can use it in a product.
As for xz: I received an external contribution based on the public
domain decompressor. The "fetch tarball, extract, configure, make,
install" codepath needs to be able to extract them, and the code's
already in. (And is horrible, there's built-in knowledge of various
processor machine language formats, which strongly implies upgrades will
need more of this filigree for new processor variants.)
But I don't particularly want to do the compression side for that.
If you decide to switch off our bunzip2 and use the external version
instead, toybox "tar" should call out to it and pipe stuff through it
just fine. (I dunno if it currently _does_, but once I've cleaned it up...)
Post by enh
in this specific case the openssl API is reasonable enough your
implementations could be a drop-in replacement, but i suspect in other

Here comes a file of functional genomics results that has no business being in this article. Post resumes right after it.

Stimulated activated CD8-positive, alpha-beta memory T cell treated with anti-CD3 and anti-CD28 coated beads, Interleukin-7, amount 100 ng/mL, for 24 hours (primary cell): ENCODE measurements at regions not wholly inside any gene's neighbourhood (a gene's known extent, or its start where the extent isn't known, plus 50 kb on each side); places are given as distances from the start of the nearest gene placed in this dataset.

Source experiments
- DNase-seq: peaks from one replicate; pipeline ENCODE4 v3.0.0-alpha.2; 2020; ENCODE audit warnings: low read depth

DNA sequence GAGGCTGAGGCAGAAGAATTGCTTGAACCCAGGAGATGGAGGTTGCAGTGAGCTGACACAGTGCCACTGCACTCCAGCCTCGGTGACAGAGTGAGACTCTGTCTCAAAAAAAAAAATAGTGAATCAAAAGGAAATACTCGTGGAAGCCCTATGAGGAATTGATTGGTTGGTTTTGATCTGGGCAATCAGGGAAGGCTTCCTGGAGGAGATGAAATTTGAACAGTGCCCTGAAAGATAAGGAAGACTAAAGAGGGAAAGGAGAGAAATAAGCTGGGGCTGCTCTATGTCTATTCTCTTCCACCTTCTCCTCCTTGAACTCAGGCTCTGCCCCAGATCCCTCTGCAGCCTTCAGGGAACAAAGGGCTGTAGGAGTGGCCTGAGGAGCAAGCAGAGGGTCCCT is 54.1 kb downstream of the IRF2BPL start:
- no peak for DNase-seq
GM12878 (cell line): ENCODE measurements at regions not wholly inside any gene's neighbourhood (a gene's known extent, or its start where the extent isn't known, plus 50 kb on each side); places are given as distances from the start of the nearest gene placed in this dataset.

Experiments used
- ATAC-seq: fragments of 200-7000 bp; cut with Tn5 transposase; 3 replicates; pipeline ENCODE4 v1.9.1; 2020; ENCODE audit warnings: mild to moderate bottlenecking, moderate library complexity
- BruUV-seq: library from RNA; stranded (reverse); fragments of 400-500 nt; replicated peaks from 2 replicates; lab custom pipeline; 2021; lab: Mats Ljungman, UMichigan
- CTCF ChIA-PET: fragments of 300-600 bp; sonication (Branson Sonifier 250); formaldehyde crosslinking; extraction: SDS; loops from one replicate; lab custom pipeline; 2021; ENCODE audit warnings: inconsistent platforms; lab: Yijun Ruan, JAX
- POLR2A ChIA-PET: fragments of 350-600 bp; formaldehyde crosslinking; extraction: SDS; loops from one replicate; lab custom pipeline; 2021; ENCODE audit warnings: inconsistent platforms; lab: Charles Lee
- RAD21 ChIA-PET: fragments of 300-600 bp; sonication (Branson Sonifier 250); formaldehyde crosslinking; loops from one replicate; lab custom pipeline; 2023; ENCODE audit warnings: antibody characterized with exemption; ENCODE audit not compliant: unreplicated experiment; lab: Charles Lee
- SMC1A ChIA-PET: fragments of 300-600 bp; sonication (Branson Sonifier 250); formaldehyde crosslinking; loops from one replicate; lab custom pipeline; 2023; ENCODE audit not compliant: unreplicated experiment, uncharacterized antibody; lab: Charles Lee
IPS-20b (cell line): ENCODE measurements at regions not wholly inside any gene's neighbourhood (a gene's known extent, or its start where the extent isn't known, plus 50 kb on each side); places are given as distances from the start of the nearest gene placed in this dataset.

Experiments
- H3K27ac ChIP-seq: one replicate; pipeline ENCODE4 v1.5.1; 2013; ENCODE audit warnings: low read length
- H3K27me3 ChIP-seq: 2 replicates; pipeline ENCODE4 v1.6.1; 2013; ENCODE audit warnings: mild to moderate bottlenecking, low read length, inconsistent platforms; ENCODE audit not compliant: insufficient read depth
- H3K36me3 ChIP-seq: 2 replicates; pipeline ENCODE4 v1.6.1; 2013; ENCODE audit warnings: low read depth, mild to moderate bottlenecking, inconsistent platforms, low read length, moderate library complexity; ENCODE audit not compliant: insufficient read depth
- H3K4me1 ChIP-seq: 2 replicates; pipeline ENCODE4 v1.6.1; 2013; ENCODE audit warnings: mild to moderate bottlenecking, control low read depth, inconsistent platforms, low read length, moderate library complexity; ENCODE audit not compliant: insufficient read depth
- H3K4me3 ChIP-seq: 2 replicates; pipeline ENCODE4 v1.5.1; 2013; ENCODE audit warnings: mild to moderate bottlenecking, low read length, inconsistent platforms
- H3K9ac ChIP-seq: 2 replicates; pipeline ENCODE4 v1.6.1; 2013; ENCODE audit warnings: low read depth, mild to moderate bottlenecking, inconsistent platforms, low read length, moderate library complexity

cases part of your motivation for writing your own will have been the
awful API.
Part, yes. But only part. I mentioned licensing above. There's also the
fact that I can often come up with objectively better code.
http://git.busybox.net/busybox/tree/archival/libunarchive/decompress_bunzip2.c?id=6fe55ae93983
http://git.busybox.net/busybox/tree/archival/libunarchive/decompress_bunzip2.c?id=0d6d88a2058d
That's not just replacing 1658 lines with 531 lines: try actualy reading
the old code. Contemplate the "save state" and the big switch/case in
the main function starting at line 395. (They copy all the local
variables out of a structure, each call, and copy them back before